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Bolivian Volcano Sunrise: Earth Image of the Week December 10, 2010
Astronaut photo of Bolivia's Nevado Sajama.
Several ancient volcanic craters are scattered around Nevado Sajama.
The oblique illumination of Earth’s surface features shortly after sunrise and before sunset casts shadows across the landscape that often make the terrain appear in far sharper detail than at midday.

Such is the case of Bolivia’s dormant Nevado Sajama volcano, seen in the image to the right at first light on October 30, 2010.

Astronaut Douglas H. Wheelock took the photograph from the International Space Station’s Capalo bay window less than a month before he returned to Earth.

While Wheelock was himself unsure of exactly what Andean mountain it was, careful comparison with Google Earth images reveal that it is Nevado Sajama, located in a large caldera encompassed by Bolivia’s Samaja National Park.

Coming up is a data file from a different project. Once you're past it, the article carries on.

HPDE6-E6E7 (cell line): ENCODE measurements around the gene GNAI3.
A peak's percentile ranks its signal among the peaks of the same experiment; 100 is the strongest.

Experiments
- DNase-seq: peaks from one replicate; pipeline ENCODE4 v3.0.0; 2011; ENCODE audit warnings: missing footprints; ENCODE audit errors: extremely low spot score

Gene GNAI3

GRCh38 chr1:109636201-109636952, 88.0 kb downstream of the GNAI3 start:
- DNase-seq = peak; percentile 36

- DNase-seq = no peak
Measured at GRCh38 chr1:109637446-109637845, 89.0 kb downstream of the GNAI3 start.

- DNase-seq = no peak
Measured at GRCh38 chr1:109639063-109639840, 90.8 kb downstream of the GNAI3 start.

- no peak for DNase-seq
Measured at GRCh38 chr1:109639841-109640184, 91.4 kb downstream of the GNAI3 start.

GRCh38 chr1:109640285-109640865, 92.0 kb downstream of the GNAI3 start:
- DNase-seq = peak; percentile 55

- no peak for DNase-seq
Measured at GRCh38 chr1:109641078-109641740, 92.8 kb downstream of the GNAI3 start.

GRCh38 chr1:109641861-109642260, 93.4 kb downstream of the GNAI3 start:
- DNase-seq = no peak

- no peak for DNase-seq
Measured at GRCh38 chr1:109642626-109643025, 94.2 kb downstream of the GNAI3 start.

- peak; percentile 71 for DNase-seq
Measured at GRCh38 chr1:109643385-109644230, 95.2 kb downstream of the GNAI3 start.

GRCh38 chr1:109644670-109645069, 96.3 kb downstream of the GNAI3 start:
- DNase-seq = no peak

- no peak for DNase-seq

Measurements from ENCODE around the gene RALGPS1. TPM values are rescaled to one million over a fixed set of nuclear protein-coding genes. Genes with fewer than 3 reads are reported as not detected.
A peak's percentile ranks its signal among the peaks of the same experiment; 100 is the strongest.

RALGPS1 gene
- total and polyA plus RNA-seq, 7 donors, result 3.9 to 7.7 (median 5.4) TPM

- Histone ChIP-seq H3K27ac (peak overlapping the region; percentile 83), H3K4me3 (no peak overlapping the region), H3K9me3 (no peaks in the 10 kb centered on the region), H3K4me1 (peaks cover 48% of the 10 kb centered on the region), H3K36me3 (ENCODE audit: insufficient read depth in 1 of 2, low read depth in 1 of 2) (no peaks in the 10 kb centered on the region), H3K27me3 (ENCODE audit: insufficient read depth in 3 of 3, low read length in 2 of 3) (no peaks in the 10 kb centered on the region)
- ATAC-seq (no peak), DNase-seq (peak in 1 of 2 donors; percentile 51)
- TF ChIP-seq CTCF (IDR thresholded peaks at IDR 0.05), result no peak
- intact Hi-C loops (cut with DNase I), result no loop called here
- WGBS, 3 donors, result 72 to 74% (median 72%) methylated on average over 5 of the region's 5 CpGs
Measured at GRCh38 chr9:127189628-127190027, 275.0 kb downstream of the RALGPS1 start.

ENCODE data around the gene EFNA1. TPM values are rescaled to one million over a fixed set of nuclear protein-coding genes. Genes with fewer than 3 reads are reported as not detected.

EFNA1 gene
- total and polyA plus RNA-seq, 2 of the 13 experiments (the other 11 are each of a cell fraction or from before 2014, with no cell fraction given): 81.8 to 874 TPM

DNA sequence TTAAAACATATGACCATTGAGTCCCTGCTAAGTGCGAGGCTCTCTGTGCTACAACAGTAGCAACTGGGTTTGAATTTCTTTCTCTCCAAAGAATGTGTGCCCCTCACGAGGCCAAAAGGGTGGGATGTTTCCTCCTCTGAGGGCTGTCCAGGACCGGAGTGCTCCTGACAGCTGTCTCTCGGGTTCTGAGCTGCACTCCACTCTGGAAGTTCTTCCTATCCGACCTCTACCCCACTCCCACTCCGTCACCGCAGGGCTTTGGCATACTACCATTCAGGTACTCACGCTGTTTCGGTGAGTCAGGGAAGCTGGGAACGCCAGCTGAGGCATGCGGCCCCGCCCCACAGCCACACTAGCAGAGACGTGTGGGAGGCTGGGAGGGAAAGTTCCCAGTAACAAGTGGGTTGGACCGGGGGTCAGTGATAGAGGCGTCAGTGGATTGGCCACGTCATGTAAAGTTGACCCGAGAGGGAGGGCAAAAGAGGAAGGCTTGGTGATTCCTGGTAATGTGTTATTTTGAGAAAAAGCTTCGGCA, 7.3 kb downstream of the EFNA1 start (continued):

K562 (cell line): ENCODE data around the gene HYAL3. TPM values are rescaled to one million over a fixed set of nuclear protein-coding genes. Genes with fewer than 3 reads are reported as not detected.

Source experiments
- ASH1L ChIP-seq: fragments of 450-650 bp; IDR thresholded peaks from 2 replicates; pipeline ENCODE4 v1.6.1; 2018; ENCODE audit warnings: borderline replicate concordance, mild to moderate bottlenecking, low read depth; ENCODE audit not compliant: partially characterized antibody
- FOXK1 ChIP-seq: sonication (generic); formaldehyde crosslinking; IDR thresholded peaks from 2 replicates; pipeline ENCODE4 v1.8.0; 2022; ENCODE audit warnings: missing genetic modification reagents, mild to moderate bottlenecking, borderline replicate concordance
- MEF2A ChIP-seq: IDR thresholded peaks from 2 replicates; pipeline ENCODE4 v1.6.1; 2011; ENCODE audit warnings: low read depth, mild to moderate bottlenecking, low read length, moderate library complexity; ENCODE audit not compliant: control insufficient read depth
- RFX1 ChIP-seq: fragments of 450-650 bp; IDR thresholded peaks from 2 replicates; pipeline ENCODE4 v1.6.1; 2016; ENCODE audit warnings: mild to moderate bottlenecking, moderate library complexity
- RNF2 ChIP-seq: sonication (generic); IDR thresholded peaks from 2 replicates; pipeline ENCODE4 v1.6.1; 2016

The summit of the snow-capped volcano is at 21,463 feet, located about 10-15 miles from the border with Chile. It is the highest peak in Bolivia.

The park is jointly administered by the country’s park service as well as the local indigenous people, the Aymara.

Federal law recognizes traditional rights, local value systems and social structure in determining how the country’s natural resources are protected or exploited. This makes nature conservation impossible without the will and support of the local population.

Due to the spectacular beauty of Nevado Sajama, the indigenous people protect and take pride in preserving the environment and encourage responsible tourism, including mountain climbing.

Image and commentary: NASA